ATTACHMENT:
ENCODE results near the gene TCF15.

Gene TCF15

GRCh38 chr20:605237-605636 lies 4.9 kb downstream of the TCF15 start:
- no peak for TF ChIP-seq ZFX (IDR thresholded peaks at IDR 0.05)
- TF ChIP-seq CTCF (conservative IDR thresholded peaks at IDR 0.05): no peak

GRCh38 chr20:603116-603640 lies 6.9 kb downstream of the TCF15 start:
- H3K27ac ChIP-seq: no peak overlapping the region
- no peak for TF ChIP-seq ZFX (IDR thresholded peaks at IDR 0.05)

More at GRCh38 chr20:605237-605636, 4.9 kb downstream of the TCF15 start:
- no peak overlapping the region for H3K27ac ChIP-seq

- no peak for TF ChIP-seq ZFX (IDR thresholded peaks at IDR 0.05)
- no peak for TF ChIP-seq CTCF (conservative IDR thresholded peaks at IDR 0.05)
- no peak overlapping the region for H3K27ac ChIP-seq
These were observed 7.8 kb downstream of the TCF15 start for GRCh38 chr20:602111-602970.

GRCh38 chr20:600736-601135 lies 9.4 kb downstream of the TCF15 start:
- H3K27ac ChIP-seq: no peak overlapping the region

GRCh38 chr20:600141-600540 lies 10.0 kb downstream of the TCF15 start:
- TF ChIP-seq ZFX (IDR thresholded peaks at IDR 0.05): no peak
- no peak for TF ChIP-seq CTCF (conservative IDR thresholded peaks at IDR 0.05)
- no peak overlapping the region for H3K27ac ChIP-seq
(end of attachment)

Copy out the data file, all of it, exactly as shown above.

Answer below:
ENCODE results near the gene TCF15.

Gene TCF15

GRCh38 chr20:605237-605636 lies 4.9 kb downstream of the TCF15 start:
- no peak for TF ChIP-seq ZFX (IDR thresholded peaks at IDR 0.05)
- TF ChIP-seq CTCF (conservative IDR thresholded peaks at IDR 0.05): no peak

GRCh38 chr20:603116-603640 lies 6.9 kb downstream of the TCF15 start:
- H3K27ac ChIP-seq: no peak overlapping the region
- no peak for TF ChIP-seq ZFX (IDR thresholded peaks at IDR 0.05)

More at GRCh38 chr20:605237-605636, 4.9 kb downstream of the TCF15 start:
- no peak overlapping the region for H3K27ac ChIP-seq

- no peak for TF ChIP-seq ZFX (IDR thresholded peaks at IDR 0.05)
- no peak for TF ChIP-seq CTCF (conservative IDR thresholded peaks at IDR 0.05)
- no peak overlapping the region for H3K27ac ChIP-seq
These were observed 7.8 kb downstream of the TCF15 start for GRCh38 chr20:602111-602970.

GRCh38 chr20:600736-601135 lies 9.4 kb downstream of the TCF15 start:
- H3K27ac ChIP-seq: no peak overlapping the region

GRCh38 chr20:600141-600540 lies 10.0 kb downstream of the TCF15 start:
- TF ChIP-seq ZFX (IDR thresholded peaks at IDR 0.05): no peak
- no peak for TF ChIP-seq CTCF (conservative IDR thresholded peaks at IDR 0.05)
- no peak overlapping the region for H3K27ac ChIP-seq